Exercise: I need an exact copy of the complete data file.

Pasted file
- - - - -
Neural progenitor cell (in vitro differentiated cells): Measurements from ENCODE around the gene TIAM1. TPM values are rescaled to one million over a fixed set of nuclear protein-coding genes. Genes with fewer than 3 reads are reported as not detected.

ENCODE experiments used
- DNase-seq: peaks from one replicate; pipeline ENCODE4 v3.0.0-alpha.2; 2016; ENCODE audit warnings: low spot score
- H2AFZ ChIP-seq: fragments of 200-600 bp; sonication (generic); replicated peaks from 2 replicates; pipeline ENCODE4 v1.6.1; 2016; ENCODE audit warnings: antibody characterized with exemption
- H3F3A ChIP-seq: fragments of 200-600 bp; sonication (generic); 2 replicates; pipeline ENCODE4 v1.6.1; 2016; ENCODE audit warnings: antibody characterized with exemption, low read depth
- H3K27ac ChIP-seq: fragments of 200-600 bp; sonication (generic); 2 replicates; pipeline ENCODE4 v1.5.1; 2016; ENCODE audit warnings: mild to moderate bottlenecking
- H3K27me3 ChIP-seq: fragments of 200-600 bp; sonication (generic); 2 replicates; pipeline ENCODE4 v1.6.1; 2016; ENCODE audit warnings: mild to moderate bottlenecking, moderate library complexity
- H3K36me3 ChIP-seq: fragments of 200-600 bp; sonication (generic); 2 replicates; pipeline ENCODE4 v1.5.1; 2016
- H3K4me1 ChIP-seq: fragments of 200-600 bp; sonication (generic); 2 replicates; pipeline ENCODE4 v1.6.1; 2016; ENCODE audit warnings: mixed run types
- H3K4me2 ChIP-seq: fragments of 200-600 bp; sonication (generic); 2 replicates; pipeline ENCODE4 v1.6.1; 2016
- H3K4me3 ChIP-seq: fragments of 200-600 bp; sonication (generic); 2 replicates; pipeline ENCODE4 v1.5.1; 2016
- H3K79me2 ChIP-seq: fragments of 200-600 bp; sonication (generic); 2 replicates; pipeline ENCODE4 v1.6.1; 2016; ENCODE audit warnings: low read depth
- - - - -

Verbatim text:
Neural progenitor cell (in vitro differentiated cells): Measurements from ENCODE around the gene TIAM1. TPM values are rescaled to one million over a fixed set of nuclear protein-coding genes. Genes with fewer than 3 reads are reported as not detected.

ENCODE experiments used
- DNase-seq: peaks from one replicate; pipeline ENCODE4 v3.0.0-alpha.2; 2016; ENCODE audit warnings: low spot score
- H2AFZ ChIP-seq: fragments of 200-600 bp; sonication (generic); replicated peaks from 2 replicates; pipeline ENCODE4 v1.6.1; 2016; ENCODE audit warnings: antibody characterized with exemption
- H3F3A ChIP-seq: fragments of 200-600 bp; sonication (generic); 2 replicates; pipeline ENCODE4 v1.6.1; 2016; ENCODE audit warnings: antibody characterized with exemption, low read depth
- H3K27ac ChIP-seq: fragments of 200-600 bp; sonication (generic); 2 replicates; pipeline ENCODE4 v1.5.1; 2016; ENCODE audit warnings: mild to moderate bottlenecking
- H3K27me3 ChIP-seq: fragments of 200-600 bp; sonication (generic); 2 replicates; pipeline ENCODE4 v1.6.1; 2016; ENCODE audit warnings: mild to moderate bottlenecking, moderate library complexity
- H3K36me3 ChIP-seq: fragments of 200-600 bp; sonication (generic); 2 replicates; pipeline ENCODE4 v1.5.1; 2016
- H3K4me1 ChIP-seq: fragments of 200-600 bp; sonication (generic); 2 replicates; pipeline ENCODE4 v1.6.1; 2016; ENCODE audit warnings: mixed run types
- H3K4me2 ChIP-seq: fragments of 200-600 bp; sonication (generic); 2 replicates; pipeline ENCODE4 v1.6.1; 2016
- H3K4me3 ChIP-seq: fragments of 200-600 bp; sonication (generic); 2 replicates; pipeline ENCODE4 v1.5.1; 2016
- H3K79me2 ChIP-seq: fragments of 200-600 bp; sonication (generic); 2 replicates; pipeline ENCODE4 v1.6.1; 2016; ENCODE audit warnings: low read depth